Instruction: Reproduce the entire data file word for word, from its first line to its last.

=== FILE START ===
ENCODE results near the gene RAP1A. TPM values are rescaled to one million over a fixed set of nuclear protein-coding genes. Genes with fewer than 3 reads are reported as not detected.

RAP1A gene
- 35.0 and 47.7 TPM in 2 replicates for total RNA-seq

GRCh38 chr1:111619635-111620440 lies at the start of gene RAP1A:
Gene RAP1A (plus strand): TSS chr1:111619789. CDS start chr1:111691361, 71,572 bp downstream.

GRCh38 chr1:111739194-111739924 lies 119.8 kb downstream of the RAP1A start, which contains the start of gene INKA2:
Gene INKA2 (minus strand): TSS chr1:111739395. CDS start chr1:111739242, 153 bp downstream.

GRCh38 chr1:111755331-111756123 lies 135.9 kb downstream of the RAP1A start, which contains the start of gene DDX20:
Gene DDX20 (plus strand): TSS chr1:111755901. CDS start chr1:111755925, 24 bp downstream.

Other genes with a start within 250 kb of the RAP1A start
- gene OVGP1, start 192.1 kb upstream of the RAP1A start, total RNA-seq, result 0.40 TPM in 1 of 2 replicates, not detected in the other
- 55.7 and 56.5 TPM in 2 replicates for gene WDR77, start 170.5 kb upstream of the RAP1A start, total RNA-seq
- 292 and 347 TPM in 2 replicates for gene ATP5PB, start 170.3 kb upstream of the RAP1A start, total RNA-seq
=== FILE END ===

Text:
ENCODE results near the gene RAP1A. TPM values are rescaled to one million over a fixed set of nuclear protein-coding genes. Genes with fewer than 3 reads are reported as not detected.

RAP1A gene
- 35.0 and 47.7 TPM in 2 replicates for total RNA-seq

GRCh38 chr1:111619635-111620440 lies at the start of gene RAP1A:
Gene RAP1A (plus strand): TSS chr1:111619789. CDS start chr1:111691361, 71,572 bp downstream.

GRCh38 chr1:111739194-111739924 lies 119.8 kb downstream of the RAP1A start, which contains the start of gene INKA2:
Gene INKA2 (minus strand): TSS chr1:111739395. CDS start chr1:111739242, 153 bp downstream.

GRCh38 chr1:111755331-111756123 lies 135.9 kb downstream of the RAP1A start, which contains the start of gene DDX20:
Gene DDX20 (plus strand): TSS chr1:111755901. CDS start chr1:111755925, 24 bp downstream.

Other genes with a start within 250 kb of the RAP1A start
- gene OVGP1, start 192.1 kb upstream of the RAP1A start, total RNA-seq, result 0.40 TPM in 1 of 2 replicates, not detected in the other
- 55.7 and 56.5 TPM in 2 replicates for gene WDR77, start 170.5 kb upstream of the RAP1A start, total RNA-seq
- 292 and 347 TPM in 2 replicates for gene ATP5PB, start 170.3 kb upstream of the RAP1A start, total RNA-seq